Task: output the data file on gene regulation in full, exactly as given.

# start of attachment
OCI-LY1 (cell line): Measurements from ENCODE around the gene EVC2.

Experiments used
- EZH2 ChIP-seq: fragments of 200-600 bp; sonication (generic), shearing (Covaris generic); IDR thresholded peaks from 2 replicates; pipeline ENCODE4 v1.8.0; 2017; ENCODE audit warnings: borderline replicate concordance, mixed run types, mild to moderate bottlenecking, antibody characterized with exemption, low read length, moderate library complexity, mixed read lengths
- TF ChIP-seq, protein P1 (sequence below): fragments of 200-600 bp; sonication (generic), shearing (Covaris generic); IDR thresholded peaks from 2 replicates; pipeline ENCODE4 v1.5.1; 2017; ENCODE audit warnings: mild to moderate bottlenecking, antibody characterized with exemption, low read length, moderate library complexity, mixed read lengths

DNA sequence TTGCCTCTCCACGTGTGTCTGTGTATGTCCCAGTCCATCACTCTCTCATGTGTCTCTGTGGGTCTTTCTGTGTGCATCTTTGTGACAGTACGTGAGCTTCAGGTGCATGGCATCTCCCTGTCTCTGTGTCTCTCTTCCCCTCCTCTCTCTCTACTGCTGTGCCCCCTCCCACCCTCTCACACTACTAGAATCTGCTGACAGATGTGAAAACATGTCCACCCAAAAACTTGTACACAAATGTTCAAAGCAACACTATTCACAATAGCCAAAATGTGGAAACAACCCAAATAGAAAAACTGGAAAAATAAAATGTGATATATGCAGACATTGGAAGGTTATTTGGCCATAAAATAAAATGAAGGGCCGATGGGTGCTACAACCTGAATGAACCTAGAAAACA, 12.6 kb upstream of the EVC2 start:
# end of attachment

OCI-LY1 (cell line): Measurements from ENCODE around the gene EVC2.

Experiments used
- EZH2 ChIP-seq: fragments of 200-600 bp; sonication (generic), shearing (Covaris generic); IDR thresholded peaks from 2 replicates; pipeline ENCODE4 v1.8.0; 2017; ENCODE audit warnings: borderline replicate concordance, mixed run types, mild to moderate bottlenecking, antibody characterized with exemption, low read length, moderate library complexity, mixed read lengths
- TF ChIP-seq, protein P1 (sequence below): fragments of 200-600 bp; sonication (generic), shearing (Covaris generic); IDR thresholded peaks from 2 replicates; pipeline ENCODE4 v1.5.1; 2017; ENCODE audit warnings: mild to moderate bottlenecking, antibody characterized with exemption, low read length, moderate library complexity, mixed read lengths

DNA sequence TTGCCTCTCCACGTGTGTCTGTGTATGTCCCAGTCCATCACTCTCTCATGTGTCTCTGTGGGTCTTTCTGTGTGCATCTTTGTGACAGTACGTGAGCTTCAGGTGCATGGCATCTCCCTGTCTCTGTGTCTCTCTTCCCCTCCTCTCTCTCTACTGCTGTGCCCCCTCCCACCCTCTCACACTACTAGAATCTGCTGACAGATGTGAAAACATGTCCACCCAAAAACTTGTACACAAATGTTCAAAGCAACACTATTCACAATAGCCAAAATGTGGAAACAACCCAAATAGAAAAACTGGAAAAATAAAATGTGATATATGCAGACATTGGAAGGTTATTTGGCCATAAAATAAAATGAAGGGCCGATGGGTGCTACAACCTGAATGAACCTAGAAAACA, 12.6 kb upstream of the EVC2 start: